My colleague Marjorie Severyns and I developed people and material. The first was Bill Magistretti, an OSS analyst who had lived in Japan. He spoke absolutely flawless Japanese, and had a huge cache of Japanese newspapers, postcards, and photographs—just what we needed. Bill and I pooled ideas and worked really well as a team.

An example of black propaganda that they worked on together was operation “Project Black Mail”. It involved postcards written home from Japanese soldiers to their families before going into one of their last battles in which their unit was defeated. They also created forged official Japanese documents making sure to use the same quality of rice paper along with the proper dyes.

After the war Marjorie became a correspondent in China for Life magazine.

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Edith De Becker Sebald

newspaper photo from 1946

She was a specialist for the OSS, married to later U.S. ambassador to Burma William J. Sebald. She was the daughter of Joseph Ernest deBecker, a South African-born British citizen, and a Japanese mother from the powerful Minamoto clan (and who claimed to be a direct descendant of Japanese emperor Seiwa). Edith was born in Kamakura, Japan. Her husband William served as political adviser to Gen. Douglas MacArthur in World War II, during which time she “consulted” on psychological warfare for the OSS. Mrs. Sebald remained in Washington and worked as a consultant in psychological warfare for the OSS.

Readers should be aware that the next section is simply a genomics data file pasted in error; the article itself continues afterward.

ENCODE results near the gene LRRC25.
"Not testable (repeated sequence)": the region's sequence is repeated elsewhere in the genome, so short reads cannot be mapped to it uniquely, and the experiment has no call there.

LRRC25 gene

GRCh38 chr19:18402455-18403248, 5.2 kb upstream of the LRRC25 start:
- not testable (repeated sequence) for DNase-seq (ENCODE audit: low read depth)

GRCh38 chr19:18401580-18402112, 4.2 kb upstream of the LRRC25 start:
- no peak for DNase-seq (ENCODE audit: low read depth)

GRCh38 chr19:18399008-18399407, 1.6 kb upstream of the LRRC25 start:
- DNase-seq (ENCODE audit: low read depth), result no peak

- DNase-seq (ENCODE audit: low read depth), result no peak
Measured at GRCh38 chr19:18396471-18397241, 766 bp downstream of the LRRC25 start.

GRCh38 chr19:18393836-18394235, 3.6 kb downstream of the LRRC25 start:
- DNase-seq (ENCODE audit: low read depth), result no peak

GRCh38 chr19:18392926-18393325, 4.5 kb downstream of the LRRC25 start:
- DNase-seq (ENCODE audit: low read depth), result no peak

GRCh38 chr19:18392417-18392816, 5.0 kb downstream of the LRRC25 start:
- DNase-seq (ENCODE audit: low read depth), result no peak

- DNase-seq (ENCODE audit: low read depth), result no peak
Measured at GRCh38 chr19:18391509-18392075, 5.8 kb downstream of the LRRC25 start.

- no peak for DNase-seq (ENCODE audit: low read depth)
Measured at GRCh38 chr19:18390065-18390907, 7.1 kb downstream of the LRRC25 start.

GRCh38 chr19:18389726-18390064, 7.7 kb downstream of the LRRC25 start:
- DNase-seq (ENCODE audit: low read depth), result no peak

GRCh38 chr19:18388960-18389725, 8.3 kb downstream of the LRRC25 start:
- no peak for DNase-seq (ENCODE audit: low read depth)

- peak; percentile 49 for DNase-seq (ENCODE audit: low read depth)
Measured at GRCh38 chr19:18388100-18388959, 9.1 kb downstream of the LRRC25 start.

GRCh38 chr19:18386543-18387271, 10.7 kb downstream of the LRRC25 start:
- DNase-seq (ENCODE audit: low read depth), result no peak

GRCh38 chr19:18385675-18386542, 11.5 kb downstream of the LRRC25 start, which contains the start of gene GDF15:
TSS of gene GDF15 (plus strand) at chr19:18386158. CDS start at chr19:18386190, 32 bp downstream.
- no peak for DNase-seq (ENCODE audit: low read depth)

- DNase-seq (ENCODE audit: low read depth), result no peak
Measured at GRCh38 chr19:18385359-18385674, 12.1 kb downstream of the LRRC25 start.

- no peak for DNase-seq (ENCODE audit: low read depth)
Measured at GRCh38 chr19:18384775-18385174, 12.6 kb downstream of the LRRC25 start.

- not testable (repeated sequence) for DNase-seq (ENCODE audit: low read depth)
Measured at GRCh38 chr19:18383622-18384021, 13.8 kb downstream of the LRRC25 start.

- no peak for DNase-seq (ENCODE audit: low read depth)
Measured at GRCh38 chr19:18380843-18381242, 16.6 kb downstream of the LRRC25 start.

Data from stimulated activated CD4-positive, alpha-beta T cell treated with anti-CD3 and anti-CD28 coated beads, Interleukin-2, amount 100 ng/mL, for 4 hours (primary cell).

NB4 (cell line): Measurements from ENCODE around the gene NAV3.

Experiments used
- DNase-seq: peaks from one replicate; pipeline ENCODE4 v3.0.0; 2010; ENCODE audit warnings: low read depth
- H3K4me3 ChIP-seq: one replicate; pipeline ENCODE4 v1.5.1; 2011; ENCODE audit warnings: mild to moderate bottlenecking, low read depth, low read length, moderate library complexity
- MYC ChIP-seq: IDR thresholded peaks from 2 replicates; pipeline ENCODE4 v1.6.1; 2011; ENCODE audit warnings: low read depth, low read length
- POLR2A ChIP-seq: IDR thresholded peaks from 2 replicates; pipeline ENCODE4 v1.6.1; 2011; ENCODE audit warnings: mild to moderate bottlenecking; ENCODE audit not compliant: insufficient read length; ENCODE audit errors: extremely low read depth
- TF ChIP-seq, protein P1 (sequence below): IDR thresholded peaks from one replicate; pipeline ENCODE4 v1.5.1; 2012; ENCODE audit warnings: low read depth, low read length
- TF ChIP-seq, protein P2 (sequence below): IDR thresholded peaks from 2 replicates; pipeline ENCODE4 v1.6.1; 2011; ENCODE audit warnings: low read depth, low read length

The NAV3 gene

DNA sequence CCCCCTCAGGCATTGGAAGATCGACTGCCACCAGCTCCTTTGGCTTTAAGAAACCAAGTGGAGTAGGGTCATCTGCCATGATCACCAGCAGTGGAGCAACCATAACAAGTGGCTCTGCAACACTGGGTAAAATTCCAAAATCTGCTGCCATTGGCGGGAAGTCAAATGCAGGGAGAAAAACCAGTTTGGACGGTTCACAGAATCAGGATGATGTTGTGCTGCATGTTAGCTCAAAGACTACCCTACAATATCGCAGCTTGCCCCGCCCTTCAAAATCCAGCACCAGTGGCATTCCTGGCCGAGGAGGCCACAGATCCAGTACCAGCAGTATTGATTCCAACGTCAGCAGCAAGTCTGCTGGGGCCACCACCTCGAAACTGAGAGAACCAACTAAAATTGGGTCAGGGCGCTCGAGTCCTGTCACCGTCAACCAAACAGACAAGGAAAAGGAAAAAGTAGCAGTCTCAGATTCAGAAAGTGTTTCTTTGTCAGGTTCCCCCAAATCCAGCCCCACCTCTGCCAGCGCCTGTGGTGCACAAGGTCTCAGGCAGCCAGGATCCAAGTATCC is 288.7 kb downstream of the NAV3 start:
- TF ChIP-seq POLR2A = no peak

William Sebald in 1957


image from here

Mrs. Sebald received national prominence in 1946 when she was “adopted” by the U.S. through a special Act of Congress. She had lost her Japanese citizenship when she married Mr. Sebald in 1927 and was unable to become a citizen of this country because of restrictions on Japanese immigration. (Washington Post obituary)

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Images and PDF files

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For those who don’t know – OCR stands for Optical Character Recognition and when that is done on images, it makes it so you can search the images for certain words or phrases that you are looking for.

Here is an OCR’d PDF file of all the pages of this document.

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Following are the individual images of the document, for those who prefer to look at them that way.

(click to enlarge)